Tempted to Sleep

And when he rose from prayer, he came to his disciples and found them sleeping for sorrow, and he said to them, “Why are you sleeping? Rise and pray that you may not enter into temptation.” Luke 22:45-46

I was in the Prayer Room at the Desiring God National Conference here in Minnesota when I read this tonight, and it made an impression on me. Jesus is in Gethsemane, and after separating himself and praying so earnestly that sweat falls like great drops of blood to the ground, he returns to his disciples to find them asleep. At first I thought Jesus said to them “Get up and pray this: pray that you won’t be tempted.” I thought the word that introduced the content of what the disciples were to pray. That’s one way to use the word that, right? As in, “Did I tell you that I read Luke 22 earlier?” But this isn’t the kind of that Jesus is using. He is using the word that which introduces not content but purpose. “Rise and pray in order that you may not enter temptation.”

I think about the times in my life when I have been most tempted, and they have been when I have been asleep. Not physically, but spiritually. It seems to be a one-way-or-the-other kind of deal: Either I enter into prayer, into a life characterized by wakefulness, watchfulness, and prayer, or I enter into temptation, into a life characterized by soft decisions and desires which grow stronger and stronger until they blot out the thought of prayer or fellowship or worship or confession or study or repentance or joy.

I have been so convicted lately, and this reading has been one more confirmation, that the call of the day is prayer. Watchful prayer which engages the mind and soul to do business with God, to cry out over the lost, to repent of sin, to understand the Word, to make peace with the body, to send and go and be light in every corner of the globe. It’s a call on my life, and it’s a call on your life:”Rise, pray in order that you may not enter into temptation.”



I have never read The Prayer of Jabez, although it seems to me that most people who have read have one of two responses. When you ask somebody who loves the book what they think, the response is generally something like this:

yzz8CAnd if you ask someone who wasn’t so fond of the book what they think about it, they generally, in my experience, react thusly:


But I was just looking at 1 Chronicles 4:9-10 and I was struck by a few things. To begin, Jabez isn’t mentioned anywhere else, he just appears, prays, and disappears again, right in the middle of a genealogy to which the chronicler makes no effort to connect him. Is he a son of Koz? A son of Harum? We don’t know; we aren’t told. I think that this is intentional, and it makes me think that the chronicler’s point was theological in nature. This fits with the overall theme of 1-2 Chronicles, which was written after the Jew’s return from exile to remind them of God’s covenant faithfulness in the past and their place as God’s people in the present. This is why it is generally more positive than 1-2 Kings; same general time frame; different purpose in writing.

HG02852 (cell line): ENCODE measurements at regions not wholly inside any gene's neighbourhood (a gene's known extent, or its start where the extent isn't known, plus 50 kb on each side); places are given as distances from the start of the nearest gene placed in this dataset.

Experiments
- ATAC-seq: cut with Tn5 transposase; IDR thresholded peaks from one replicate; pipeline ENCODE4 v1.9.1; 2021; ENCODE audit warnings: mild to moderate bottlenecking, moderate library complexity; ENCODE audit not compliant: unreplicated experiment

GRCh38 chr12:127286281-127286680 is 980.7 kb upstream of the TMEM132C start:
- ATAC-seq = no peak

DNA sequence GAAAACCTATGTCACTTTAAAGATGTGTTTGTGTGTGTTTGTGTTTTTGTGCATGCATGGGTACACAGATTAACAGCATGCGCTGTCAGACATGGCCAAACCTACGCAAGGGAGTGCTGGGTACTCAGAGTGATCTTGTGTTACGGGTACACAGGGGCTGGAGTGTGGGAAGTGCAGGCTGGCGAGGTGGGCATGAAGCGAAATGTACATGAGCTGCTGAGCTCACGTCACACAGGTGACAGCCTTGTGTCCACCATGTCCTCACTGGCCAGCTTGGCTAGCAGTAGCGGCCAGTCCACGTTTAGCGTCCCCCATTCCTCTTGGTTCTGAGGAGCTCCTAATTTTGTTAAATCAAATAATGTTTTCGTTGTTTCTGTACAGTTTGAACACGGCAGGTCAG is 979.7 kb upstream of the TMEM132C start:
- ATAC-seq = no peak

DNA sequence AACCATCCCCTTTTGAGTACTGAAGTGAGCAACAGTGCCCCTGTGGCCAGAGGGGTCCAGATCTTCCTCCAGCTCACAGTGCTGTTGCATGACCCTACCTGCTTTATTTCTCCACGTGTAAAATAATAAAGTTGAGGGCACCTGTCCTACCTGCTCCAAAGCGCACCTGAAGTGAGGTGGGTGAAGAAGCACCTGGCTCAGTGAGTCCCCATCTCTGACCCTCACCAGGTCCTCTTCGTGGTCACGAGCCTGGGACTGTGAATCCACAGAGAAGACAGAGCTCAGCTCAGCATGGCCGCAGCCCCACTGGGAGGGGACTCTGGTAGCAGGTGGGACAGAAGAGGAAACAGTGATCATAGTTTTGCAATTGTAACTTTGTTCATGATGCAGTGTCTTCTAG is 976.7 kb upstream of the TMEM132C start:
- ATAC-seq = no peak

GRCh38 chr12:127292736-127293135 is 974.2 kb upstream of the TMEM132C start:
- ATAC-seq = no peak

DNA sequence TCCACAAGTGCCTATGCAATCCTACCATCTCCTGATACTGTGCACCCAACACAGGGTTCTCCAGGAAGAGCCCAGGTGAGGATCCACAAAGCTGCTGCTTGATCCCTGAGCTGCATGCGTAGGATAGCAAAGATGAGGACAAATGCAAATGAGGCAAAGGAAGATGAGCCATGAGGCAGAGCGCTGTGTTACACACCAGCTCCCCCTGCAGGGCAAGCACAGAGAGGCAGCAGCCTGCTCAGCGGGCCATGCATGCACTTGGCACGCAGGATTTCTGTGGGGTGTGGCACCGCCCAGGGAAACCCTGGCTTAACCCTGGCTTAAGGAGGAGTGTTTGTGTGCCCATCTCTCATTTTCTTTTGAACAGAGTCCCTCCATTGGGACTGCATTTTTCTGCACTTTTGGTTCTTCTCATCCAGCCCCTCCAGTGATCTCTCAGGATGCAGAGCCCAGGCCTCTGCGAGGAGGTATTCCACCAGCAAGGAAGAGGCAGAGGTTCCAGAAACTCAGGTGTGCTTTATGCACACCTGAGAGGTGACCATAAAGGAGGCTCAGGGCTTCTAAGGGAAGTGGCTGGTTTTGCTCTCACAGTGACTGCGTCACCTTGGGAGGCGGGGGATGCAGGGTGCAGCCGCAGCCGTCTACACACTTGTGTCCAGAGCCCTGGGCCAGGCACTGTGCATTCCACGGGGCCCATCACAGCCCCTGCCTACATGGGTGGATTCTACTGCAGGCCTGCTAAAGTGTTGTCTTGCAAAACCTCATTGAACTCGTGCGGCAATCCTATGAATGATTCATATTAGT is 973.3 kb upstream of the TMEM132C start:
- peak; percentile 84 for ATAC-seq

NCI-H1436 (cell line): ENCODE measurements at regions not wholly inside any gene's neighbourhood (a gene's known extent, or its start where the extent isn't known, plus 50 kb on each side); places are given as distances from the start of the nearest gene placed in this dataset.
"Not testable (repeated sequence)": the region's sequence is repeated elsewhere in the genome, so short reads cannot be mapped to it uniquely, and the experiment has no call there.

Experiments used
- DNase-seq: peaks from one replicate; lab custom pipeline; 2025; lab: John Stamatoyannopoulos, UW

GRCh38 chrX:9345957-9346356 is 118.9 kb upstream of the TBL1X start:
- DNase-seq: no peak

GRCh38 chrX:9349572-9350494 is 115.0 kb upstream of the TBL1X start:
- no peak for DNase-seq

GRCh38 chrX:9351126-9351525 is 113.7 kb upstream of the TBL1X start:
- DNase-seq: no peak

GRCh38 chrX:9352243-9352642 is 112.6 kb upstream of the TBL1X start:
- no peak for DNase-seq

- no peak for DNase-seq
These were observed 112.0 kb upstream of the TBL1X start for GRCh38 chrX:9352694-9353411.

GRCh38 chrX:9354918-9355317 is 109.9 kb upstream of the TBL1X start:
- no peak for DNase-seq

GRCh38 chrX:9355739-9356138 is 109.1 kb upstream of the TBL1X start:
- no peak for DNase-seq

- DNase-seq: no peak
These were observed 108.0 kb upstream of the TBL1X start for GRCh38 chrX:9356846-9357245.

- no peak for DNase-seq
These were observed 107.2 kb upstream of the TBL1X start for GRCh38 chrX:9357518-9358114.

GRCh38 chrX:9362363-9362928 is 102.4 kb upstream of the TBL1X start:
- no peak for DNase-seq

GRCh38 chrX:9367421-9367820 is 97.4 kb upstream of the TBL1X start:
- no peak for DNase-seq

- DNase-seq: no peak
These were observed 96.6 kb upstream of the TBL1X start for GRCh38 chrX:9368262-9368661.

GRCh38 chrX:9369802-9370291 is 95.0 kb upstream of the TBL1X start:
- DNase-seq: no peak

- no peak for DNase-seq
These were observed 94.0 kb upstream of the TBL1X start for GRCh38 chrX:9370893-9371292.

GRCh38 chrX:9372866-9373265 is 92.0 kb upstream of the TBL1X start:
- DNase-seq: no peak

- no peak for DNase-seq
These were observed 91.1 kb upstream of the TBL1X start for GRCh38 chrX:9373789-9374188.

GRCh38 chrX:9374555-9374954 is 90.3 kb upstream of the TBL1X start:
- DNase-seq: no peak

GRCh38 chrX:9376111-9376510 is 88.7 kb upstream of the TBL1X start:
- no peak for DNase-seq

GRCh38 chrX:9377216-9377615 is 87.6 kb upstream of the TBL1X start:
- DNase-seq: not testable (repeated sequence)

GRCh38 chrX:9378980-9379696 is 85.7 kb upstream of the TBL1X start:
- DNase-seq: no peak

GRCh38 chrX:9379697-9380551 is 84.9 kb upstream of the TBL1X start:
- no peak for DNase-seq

Now, it’s possible (I would say probable, but what do I know?) that the original readers of Chronicles knew the context surrounding this prayer; who Jabez was, how he fit into the chronology, what the rest of his life looked like, and so on. Nevertheless, it’s possible to learn something from Jabez without knowing that context.

Even without the backstory there is a rhetorical force to this prayer; it says that God answers those who pray to him in faith. God can take a name given as a curse (Jabez, yah-vets, sounds like pain, o-tsev) and make sure that the curse does not come to pass. He can turn Jabez’ name around. A Jew reading this after the exile might remember that in Hosea’s prophecy Israel was given a name: No-mercy. The promise there was that someday God would take No-mercy and show her mercy, but after the exile that promise may have been obscured. The chronicler was reminding his readers that the same God who answered prayer then would be faithful to his people and his promise now.

It’s a two-verse word of encouragement from the chronicler.